KUALA LUMPUR: Long frustrated with its low market valuation, Kedah-based Thong Guan Industries Bhd is considering various strategies to close the gap with peers, including a scenario it floated last year: spinning off and listing its food and beverage (F&B) and other consumable products business.
According to its executive director Alvin Ang See Ming, the plastic packaging firm is preparing to spin off its portfolio of popular tea and coffee products under the 888 brand name, organic noodle products, polyvinyl chloride (PVC) cling food wrap business and the newly introduced Marché Mövenpick franchise into a new company with an eye on an eventual stock market listing on Hong Kong’s Growth Enterprise Market (GEM).
“We are already planning now — talking to a few people — but there’s nothing formal yet,” the 47-year-old told The Edge Financial Daily in an interview at his office in Sungai Petani, Kedah, last week, adding that he sees a sponsor appointed for the planned spin-off by year end.
Thong Guan joins a growing number of companies exploring a Hong Kong listing, which they believe will get them a better valuation.
Ang is increasingly frustrated with the low market valuation of Thong Guan, saying it is an unjustified discount to its local rivals, which he hopes would eventually be corrected with a spin-off of its F&B arm and leaving the parent focused on the plastic packaging business.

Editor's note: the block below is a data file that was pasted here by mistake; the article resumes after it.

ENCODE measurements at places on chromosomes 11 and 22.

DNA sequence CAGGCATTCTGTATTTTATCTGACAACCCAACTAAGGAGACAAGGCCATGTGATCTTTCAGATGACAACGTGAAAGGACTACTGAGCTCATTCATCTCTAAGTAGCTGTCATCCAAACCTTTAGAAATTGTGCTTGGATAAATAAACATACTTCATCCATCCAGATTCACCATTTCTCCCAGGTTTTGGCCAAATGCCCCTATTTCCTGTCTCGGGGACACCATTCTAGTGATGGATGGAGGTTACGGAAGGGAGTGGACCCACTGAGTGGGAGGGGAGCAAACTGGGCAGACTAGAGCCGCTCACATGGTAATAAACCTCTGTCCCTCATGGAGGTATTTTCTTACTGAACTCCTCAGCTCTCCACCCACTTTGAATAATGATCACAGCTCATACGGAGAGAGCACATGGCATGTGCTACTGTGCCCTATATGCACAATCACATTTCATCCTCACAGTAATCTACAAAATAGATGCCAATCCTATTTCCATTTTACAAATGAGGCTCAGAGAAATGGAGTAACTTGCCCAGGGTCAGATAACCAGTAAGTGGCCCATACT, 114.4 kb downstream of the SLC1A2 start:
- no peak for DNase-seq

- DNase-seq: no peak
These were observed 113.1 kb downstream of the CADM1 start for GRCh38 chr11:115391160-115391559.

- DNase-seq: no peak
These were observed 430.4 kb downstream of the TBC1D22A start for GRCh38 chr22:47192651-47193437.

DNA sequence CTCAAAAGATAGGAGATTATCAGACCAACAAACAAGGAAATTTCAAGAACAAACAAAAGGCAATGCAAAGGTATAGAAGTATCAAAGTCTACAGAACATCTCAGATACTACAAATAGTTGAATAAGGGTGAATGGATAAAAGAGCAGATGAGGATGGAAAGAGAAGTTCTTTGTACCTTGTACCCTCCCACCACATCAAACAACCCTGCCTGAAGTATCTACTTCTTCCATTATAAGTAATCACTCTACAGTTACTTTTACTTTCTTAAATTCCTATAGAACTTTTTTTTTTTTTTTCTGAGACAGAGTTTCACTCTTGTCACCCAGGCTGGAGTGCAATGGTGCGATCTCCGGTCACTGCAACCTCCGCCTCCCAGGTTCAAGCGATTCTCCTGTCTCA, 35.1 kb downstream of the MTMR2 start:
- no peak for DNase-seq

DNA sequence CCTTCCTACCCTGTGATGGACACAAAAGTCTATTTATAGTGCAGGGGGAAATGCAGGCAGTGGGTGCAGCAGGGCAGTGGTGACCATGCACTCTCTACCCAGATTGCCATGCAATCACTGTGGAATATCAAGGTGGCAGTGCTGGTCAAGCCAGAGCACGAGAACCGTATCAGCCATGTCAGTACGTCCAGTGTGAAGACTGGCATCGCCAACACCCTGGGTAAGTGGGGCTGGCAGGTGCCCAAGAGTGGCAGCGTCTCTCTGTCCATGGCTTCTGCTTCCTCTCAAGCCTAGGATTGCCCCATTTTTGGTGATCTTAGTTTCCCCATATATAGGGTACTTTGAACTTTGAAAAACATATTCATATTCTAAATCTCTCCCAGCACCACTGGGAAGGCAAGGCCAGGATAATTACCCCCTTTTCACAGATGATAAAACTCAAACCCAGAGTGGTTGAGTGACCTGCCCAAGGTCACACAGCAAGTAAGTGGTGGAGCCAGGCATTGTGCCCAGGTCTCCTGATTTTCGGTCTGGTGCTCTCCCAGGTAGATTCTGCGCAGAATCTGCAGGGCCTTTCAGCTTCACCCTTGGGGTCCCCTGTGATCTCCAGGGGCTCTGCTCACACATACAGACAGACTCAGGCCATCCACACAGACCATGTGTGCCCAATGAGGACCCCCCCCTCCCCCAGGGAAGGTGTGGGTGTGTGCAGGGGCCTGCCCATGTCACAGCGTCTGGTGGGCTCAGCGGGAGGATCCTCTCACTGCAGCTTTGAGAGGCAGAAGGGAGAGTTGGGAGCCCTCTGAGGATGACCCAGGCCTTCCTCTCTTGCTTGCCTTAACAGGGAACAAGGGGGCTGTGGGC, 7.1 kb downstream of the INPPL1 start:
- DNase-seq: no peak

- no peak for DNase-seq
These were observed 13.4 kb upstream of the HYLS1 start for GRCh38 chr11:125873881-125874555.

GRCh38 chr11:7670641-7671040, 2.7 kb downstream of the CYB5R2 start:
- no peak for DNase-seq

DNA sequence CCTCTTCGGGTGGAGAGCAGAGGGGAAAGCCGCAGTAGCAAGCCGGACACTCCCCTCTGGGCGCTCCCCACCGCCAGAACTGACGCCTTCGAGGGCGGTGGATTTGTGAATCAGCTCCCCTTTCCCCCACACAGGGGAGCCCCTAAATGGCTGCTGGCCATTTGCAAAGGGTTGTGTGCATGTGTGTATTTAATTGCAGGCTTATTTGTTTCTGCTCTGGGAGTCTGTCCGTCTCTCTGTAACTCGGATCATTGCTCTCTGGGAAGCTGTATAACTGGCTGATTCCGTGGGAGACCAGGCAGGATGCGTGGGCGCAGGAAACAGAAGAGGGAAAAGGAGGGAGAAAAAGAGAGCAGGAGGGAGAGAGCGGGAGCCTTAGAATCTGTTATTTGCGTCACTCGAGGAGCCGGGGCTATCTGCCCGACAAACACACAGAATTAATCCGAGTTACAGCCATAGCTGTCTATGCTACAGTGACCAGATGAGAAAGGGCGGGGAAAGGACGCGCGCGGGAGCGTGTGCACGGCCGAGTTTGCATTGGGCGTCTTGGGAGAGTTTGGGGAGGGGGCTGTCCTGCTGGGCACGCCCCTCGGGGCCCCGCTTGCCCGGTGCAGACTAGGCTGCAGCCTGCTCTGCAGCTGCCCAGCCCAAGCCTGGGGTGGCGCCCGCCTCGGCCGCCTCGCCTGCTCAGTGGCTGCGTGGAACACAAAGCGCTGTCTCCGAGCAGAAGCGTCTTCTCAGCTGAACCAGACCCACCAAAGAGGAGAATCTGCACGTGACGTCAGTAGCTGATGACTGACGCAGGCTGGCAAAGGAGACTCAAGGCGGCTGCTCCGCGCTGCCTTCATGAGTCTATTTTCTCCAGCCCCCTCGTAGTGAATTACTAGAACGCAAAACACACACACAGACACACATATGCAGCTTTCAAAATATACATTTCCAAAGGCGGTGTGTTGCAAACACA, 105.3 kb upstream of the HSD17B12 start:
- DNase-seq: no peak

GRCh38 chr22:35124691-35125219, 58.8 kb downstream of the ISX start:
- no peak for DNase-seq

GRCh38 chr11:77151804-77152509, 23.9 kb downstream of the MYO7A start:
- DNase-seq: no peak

Thong Guan is valued at 7.8 times its forecast 2017 earnings, against an average for local plastic packaging companies of 17.5 times, according to UOB Kay Hian Securities (M) Sdn Bhd in a note dated Aug 10. Thong Guan is cheaper than its two main listed rivals — Scientex Bhd which trades at 14.8 times its 2017 earnings and SLP Resources Bhd at 26.7 times.
Still, the group will only spin off its F&B business into a separately listed company when the time is ripe. In the meantime, the group is looking to build up its “neglected” F&B business. “Maybe we did not do it right, but the time has come for us to repackage ourselves,” said Ang.
“We can do it (spin-off) immediately if we want to, but we want to grow [the F&B business] a bit more to become a sizeable company,” he said.
“Last year, the F&B division contributed about RM4.5 million in profit and we expect this to grow to RM5 million this year. The PVC food wrap business recorded a profit of RM6 million in 2016. If we combine the two, we have a RM10 million profit company,” he added.
Ang estimates that at more than RM10 million in profit, the likely value of the F&B spin-off is about 12 times.
Nevertheless, Ang sees the spin-off happening in two to three years.
While the spin-off is in a very early stage, when it takes place will also depend on how quickly its organic noodle business moves forward in development.
Ang has his sights set firmly on China, where its organic noodle products have attracted many interested buyers.